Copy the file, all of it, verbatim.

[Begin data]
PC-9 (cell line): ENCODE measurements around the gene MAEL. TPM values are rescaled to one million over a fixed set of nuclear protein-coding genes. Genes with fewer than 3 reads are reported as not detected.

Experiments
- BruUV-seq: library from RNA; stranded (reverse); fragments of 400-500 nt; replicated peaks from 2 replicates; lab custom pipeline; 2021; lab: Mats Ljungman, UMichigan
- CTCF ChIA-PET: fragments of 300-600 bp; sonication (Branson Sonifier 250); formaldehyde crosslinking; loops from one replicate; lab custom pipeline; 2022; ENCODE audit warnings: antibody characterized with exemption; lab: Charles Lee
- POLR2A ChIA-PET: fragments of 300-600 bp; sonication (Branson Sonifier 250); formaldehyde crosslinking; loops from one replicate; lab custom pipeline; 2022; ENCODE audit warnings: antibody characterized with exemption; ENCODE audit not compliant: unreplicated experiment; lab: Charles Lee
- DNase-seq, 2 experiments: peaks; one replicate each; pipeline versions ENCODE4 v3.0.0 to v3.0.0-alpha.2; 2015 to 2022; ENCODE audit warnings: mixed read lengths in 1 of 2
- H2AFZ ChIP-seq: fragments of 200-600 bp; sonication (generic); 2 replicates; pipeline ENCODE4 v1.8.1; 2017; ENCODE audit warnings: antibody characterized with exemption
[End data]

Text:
PC-9 (cell line): ENCODE measurements around the gene MAEL. TPM values are rescaled to one million over a fixed set of nuclear protein-coding genes. Genes with fewer than 3 reads are reported as not detected.

Experiments
- BruUV-seq: library from RNA; stranded (reverse); fragments of 400-500 nt; replicated peaks from 2 replicates; lab custom pipeline; 2021; lab: Mats Ljungman, UMichigan
- CTCF ChIA-PET: fragments of 300-600 bp; sonication (Branson Sonifier 250); formaldehyde crosslinking; loops from one replicate; lab custom pipeline; 2022; ENCODE audit warnings: antibody characterized with exemption; lab: Charles Lee
- POLR2A ChIA-PET: fragments of 300-600 bp; sonication (Branson Sonifier 250); formaldehyde crosslinking; loops from one replicate; lab custom pipeline; 2022; ENCODE audit warnings: antibody characterized with exemption; ENCODE audit not compliant: unreplicated experiment; lab: Charles Lee
- DNase-seq, 2 experiments: peaks; one replicate each; pipeline versions ENCODE4 v3.0.0 to v3.0.0-alpha.2; 2015 to 2022; ENCODE audit warnings: mixed read lengths in 1 of 2
- H2AFZ ChIP-seq: fragments of 200-600 bp; sonication (generic); 2 replicates; pipeline ENCODE4 v1.8.1; 2017; ENCODE audit warnings: antibody characterized with exemption